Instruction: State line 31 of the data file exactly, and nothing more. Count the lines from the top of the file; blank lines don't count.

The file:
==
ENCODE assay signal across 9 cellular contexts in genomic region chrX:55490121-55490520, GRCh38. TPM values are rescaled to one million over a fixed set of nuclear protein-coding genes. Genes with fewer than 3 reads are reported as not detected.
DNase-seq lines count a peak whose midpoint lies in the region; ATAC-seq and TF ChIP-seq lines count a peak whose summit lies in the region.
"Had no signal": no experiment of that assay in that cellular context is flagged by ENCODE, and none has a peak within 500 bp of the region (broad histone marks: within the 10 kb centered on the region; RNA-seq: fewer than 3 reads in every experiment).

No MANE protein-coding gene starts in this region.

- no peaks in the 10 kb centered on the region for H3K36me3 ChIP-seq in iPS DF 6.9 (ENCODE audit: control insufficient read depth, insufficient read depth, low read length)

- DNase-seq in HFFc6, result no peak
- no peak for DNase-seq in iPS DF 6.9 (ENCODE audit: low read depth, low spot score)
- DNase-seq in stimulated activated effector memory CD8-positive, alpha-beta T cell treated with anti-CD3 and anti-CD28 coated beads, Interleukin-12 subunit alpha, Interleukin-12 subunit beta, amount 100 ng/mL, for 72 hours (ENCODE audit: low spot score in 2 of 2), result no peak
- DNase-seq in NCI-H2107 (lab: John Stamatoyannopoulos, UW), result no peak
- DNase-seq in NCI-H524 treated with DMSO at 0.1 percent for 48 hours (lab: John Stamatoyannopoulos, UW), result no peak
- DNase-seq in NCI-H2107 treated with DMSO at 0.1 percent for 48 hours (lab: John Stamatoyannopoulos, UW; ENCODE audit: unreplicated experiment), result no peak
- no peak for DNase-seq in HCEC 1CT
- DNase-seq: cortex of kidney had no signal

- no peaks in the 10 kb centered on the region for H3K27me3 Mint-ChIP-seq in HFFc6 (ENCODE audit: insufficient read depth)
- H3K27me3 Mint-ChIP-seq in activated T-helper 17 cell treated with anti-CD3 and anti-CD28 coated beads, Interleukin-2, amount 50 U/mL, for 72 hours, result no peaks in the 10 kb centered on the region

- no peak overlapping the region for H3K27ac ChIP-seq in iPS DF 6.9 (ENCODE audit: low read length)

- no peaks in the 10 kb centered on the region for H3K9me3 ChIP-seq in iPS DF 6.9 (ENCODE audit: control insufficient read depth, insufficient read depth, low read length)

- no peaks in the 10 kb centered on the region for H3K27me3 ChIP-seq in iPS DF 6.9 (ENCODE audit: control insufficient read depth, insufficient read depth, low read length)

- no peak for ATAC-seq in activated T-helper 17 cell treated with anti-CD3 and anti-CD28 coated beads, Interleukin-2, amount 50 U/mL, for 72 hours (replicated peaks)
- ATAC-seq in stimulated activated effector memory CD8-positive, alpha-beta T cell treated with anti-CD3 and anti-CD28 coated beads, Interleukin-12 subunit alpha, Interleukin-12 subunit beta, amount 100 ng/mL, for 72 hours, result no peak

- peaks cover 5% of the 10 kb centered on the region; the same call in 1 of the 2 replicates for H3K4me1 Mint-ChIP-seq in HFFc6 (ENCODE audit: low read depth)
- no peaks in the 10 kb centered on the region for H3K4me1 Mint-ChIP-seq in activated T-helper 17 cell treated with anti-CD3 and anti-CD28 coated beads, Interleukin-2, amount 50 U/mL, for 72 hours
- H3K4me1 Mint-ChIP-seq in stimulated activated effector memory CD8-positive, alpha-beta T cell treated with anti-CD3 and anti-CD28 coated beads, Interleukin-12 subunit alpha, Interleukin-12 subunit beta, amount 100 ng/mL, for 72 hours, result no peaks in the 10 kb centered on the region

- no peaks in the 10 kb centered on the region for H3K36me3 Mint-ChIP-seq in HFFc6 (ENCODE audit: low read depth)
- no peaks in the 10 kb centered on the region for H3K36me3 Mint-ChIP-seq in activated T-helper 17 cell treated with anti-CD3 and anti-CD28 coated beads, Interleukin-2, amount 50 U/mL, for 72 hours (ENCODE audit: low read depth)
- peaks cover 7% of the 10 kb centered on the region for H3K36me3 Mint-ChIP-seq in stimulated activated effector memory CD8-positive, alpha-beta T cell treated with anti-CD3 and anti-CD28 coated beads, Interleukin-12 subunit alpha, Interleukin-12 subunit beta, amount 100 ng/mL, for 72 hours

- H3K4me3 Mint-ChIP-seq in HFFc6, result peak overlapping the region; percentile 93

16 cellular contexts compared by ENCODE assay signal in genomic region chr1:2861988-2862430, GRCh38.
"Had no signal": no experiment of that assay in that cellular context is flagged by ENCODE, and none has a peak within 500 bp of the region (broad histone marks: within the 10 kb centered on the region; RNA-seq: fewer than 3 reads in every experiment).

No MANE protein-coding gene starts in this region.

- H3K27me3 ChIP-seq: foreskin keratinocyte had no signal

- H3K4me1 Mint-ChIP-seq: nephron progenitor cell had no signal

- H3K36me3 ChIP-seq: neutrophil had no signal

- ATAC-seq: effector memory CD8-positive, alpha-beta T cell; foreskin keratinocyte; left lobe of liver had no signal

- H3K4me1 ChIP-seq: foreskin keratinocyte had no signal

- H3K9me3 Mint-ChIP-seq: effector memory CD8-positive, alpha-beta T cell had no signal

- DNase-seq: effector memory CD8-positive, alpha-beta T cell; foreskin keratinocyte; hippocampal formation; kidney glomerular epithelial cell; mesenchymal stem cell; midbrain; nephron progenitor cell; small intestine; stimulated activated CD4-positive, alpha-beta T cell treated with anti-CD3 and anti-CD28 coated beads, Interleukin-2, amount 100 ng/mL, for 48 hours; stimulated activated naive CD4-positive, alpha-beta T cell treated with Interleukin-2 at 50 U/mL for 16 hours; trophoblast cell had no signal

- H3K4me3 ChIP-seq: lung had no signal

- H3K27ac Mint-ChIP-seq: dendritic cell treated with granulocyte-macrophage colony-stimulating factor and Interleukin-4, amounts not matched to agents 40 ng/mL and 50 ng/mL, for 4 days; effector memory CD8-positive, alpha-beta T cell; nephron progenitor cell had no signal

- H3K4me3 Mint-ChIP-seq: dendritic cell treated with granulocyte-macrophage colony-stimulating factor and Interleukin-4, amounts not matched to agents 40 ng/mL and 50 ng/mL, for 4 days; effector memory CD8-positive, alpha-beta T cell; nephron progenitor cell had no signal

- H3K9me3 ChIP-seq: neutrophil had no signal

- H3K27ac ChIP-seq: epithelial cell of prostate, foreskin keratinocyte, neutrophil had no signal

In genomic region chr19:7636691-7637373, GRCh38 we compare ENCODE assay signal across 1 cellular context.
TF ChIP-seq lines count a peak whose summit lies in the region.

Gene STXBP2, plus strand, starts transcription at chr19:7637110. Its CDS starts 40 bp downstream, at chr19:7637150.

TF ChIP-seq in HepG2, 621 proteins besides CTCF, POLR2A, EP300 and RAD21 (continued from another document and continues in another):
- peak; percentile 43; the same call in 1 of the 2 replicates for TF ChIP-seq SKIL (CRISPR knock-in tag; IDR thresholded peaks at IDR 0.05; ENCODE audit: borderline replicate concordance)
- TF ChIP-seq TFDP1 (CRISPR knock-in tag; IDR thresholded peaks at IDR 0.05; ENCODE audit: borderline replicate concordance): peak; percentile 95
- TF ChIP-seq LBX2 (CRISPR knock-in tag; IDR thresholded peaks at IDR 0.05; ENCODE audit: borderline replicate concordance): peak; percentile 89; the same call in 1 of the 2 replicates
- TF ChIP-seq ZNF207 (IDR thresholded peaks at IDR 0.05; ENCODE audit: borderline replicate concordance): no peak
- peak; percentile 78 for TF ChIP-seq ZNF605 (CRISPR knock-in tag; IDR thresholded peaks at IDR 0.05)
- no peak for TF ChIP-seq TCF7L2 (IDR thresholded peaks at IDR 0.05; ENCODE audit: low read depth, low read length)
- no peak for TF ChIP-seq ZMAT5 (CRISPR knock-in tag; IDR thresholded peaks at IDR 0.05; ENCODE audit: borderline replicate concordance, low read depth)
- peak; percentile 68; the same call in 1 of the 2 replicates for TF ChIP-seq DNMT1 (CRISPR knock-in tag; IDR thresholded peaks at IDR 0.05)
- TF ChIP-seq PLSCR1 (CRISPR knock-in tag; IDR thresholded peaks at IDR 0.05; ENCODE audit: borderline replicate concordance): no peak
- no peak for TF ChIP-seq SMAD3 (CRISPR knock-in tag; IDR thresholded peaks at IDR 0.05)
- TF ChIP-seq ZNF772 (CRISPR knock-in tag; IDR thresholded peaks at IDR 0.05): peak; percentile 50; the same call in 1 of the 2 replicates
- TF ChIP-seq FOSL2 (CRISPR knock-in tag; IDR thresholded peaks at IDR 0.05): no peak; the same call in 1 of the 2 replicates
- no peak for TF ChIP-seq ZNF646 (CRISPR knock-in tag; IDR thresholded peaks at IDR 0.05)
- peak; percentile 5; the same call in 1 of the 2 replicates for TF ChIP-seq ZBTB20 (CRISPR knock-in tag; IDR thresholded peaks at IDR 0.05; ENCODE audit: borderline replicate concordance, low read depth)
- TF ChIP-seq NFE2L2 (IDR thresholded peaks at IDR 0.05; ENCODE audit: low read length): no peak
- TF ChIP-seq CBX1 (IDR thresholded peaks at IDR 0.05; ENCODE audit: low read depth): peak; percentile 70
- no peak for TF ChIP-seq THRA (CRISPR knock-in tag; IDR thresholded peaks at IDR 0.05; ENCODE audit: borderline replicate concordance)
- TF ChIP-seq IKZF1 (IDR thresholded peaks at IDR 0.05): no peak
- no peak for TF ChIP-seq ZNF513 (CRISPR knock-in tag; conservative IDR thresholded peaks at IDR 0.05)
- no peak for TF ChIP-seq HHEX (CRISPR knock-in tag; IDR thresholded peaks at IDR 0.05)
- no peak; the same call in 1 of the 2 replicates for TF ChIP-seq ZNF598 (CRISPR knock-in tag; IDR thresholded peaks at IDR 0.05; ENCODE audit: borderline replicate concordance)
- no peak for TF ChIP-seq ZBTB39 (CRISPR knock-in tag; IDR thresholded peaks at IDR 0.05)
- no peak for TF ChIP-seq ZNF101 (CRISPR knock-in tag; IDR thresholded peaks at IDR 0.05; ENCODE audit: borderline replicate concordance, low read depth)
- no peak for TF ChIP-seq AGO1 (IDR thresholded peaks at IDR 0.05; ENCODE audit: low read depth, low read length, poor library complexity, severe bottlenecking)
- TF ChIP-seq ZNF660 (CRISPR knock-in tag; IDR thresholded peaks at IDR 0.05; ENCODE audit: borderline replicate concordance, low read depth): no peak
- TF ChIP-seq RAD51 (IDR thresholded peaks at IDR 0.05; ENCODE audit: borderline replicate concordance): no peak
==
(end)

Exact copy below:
- H3K27me3 ChIP-seq: foreskin keratinocyte had no signal